sen. Pat Toomey on “Face the Nation”

The following is a transcript of an interview with Republican Senator Pat Toomey of Pennsylvania, broadcast Sunday, July 31, 2022, on “Face the Nation.”

JOHN DICKERSON: We now turn to Republican Senator Pat Toomey of Pennsylvania. He’s in Zionsville this morning. Good morning, Senator.

SENATOR PAT TOOMEY: Good morning, John.

JOHN DICKERSON: Let’s start with what the Democrats call the Inflation Reduction Act. You, you and other Republicans are not fans. What is your main criticism?

SEN. TOOMEY: Well, it will actually exacerbate inflation. So they have a big corporate tax hike that will probably make this recession that we’re in right now even worse. All these expenses are unnecessary. It will exacerbate inflation. It will not reduce the deficit. And what did Senator Manchin get for us? Look, I’m a big fan of Joe Manchin. We’re friends, like he said, and I really like Joe, but I think he’s been taken to the cleaners. He agrees to all these bad policies in return for being promised there will be some sort of pro-energy infrastructure bills sometime in the future. But at first I thought we had done that in the infrastructure law. Second, what is the text? But above all: why is that not in this bill? And the answer is because the Democrats don’t support it. And so this will do a lot of damage and there will be no corresponding benefit.

JOHN DICKERSON: There’s a lottery line in it. Let me focus on inflation, which everyone is focused on. The Committee on a Responsible Budget, which has been a fan of yours in the past and even the present, said the following: ‘While reconciliation was intended to reduce the deficit, this will be the first time in many years that it has been done before. is actually used. goal. With inflation at its 40-year high and debt approaching record levels. This would be a welcome improvement to the status quo.’ They and others who have looked at this say it will affect it, it will affect the deficit, lower the deficit in this legislation.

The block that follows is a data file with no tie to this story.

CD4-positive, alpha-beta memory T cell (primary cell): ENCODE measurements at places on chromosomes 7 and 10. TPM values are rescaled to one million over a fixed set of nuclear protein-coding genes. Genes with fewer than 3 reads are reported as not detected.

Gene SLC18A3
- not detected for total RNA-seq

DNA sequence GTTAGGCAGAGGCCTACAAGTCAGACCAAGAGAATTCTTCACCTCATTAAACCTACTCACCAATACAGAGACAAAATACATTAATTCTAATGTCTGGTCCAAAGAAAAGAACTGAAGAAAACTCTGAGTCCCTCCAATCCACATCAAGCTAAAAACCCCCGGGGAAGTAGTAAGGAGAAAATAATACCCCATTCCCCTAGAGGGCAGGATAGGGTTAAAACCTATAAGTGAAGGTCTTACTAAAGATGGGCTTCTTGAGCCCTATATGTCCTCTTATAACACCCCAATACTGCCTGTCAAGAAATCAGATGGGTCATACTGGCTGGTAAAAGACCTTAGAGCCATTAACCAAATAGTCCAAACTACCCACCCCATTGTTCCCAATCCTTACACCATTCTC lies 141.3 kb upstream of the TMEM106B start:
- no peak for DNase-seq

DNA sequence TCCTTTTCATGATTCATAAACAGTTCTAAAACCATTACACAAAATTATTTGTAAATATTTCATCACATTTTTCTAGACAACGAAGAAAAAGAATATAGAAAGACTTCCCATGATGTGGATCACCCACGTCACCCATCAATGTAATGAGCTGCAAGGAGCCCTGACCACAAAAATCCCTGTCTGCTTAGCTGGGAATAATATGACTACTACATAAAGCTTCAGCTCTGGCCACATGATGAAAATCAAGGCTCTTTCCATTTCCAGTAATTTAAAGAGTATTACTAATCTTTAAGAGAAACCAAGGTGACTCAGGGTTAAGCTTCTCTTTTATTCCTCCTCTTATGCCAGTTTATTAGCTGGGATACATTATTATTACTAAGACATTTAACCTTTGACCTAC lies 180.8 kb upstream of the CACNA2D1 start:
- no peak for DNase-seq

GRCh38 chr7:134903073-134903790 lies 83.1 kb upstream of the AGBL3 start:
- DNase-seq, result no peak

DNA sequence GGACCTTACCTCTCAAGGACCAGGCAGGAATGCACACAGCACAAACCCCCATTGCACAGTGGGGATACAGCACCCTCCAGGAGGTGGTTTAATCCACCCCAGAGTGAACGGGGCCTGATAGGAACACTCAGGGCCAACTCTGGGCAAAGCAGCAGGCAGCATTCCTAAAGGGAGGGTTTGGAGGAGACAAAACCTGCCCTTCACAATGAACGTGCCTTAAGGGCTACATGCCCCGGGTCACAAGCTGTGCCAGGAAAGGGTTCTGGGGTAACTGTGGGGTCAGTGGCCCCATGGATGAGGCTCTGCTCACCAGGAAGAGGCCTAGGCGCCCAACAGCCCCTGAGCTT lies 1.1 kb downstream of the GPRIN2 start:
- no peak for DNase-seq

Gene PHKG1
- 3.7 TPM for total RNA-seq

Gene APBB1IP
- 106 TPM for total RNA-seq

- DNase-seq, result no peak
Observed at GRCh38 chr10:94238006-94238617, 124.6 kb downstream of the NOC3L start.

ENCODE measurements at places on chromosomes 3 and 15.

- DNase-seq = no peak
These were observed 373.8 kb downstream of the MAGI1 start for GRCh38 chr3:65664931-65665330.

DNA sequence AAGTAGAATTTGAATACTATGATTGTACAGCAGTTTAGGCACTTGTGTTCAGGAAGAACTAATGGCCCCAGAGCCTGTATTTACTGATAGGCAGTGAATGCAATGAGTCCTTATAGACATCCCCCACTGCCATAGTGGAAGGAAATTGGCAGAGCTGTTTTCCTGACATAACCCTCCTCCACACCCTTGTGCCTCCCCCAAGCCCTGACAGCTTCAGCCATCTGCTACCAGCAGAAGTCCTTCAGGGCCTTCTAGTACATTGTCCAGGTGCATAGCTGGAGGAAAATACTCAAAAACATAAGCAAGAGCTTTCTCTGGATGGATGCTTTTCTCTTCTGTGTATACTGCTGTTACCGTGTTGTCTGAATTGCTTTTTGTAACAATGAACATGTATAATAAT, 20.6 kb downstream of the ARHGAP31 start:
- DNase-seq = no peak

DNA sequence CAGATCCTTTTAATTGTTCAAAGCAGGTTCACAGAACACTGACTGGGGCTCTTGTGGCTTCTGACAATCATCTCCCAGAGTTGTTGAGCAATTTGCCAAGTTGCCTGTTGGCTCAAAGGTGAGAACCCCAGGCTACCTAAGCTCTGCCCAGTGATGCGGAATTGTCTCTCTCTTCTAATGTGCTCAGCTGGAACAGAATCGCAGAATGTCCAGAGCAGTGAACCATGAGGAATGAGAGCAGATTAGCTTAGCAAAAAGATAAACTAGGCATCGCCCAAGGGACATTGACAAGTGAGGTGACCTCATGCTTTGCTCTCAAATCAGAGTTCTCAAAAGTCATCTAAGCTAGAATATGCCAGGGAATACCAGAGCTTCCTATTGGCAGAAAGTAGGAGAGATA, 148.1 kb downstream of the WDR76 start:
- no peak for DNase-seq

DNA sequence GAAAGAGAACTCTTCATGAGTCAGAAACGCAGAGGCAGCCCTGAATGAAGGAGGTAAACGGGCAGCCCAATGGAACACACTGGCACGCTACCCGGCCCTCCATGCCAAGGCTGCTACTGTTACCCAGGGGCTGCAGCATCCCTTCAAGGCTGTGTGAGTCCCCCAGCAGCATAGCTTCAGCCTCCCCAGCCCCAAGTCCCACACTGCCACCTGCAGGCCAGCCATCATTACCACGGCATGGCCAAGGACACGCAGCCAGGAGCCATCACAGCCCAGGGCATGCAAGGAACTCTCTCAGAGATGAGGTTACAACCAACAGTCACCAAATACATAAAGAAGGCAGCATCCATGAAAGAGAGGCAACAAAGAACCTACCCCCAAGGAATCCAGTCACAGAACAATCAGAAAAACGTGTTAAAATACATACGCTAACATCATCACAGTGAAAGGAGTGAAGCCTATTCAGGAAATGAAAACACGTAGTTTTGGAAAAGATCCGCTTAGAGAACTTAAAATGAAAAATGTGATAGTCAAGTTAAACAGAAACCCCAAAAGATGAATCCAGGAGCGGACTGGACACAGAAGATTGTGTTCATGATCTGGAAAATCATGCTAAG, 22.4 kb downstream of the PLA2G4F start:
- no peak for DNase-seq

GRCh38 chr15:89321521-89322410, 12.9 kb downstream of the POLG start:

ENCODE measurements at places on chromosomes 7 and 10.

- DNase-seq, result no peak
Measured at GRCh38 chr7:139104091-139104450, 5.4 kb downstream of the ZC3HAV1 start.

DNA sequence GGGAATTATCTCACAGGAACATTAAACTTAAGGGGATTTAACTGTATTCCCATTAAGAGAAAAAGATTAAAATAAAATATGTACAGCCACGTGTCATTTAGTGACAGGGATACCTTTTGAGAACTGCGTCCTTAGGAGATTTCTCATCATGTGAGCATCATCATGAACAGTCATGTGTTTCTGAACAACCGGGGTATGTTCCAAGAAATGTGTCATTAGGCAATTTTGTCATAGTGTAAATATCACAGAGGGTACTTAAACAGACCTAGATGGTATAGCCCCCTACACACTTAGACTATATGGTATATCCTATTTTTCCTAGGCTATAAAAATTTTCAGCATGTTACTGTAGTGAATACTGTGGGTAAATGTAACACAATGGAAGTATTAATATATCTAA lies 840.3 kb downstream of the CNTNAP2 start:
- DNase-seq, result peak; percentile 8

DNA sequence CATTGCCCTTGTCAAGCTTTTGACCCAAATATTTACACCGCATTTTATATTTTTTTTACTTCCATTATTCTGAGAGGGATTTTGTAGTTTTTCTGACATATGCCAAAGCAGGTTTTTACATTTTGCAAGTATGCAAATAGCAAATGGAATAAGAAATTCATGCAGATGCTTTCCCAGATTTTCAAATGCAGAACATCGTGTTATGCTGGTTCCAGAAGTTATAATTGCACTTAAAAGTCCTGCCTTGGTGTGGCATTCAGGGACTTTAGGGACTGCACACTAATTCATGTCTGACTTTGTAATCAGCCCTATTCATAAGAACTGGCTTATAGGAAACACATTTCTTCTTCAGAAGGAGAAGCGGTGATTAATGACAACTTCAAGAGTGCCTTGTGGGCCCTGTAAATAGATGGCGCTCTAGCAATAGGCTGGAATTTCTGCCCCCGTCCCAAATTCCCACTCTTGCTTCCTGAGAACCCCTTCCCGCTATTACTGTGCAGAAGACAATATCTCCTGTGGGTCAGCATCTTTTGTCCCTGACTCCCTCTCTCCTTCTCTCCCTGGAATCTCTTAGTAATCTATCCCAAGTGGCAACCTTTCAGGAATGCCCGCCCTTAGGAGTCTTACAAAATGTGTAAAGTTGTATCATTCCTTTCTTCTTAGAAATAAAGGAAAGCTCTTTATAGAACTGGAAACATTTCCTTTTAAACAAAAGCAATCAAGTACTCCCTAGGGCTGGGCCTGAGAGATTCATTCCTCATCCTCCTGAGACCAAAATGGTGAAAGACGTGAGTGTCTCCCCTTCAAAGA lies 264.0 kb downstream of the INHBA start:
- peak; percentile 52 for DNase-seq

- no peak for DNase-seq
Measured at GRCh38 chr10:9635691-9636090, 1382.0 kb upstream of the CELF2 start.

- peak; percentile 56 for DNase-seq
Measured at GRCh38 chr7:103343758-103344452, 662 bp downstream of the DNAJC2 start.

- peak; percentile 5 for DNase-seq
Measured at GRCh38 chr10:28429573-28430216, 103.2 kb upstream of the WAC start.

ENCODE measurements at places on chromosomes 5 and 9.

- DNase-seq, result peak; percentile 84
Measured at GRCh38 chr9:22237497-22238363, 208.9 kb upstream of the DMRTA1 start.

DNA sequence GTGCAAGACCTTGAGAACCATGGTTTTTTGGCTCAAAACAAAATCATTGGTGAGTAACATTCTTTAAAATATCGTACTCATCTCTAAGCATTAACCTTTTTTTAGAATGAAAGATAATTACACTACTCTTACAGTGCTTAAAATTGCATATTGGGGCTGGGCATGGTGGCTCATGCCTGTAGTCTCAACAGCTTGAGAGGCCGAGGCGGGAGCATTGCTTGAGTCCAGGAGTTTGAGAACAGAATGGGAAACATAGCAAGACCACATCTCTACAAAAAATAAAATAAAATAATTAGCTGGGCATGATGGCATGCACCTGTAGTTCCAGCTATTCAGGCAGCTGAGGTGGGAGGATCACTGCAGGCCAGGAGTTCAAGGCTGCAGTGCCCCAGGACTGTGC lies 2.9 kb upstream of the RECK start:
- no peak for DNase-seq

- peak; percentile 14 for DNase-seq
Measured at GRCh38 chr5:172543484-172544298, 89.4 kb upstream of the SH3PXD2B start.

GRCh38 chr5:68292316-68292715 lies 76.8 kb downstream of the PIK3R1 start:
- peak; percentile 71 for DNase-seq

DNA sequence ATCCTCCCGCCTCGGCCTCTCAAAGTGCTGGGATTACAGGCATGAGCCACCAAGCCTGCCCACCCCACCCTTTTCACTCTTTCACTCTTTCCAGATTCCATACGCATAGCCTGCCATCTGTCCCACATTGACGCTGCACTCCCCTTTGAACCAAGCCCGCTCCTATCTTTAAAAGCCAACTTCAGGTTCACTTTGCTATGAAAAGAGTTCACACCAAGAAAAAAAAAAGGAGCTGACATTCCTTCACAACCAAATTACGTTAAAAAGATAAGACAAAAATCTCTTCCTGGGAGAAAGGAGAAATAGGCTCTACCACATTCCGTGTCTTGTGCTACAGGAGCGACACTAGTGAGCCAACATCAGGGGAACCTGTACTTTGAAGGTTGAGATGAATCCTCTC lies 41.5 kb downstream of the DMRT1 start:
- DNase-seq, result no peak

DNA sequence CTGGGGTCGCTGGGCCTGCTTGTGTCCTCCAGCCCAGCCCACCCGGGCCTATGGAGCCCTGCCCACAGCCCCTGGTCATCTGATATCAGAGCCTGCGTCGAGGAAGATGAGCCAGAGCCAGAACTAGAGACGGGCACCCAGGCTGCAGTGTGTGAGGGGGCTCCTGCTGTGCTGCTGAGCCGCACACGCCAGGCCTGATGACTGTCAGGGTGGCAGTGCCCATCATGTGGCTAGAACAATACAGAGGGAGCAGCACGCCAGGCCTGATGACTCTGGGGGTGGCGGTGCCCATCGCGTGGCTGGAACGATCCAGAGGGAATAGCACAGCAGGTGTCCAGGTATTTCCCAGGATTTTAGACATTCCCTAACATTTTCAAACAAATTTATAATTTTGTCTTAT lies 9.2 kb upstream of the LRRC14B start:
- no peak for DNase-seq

SEN. TOOMEY: Yeah, so that’s why we don’t, because they use the same trick that Senator Manchin was against in the past. They claim the revenue over a 10-year period from their big tax hike and their price controls. And then the expenses they acknowledge, they pretend they’re only going to be for three years. Those are the Obamacare subsidies for wealthy Americans. That is a clear political reward. The last time they had to do this they said it would only be for two years. It’s about to end. And they can’t… they can’t let it expire before an election. So they’re extending it, but only for three — they have no intention of ever ending Obamacare subsidies over a 10-year period that wipes out the purported deficit reduction.

JOHN DICKERSON: But… so you’re assuming bad faith going forward. But in this case, they extended it and found compensations so that it would become a deficit, so that the deficit would decrease at this point. So it’s plausible, given what’s ahead of us today, that that could happen again in the future. I get what you’re saying. Politically, maybe not. But based on what’s ahead of us, which is an expansion of the ACA and deficit reduction, it’s possible to happen.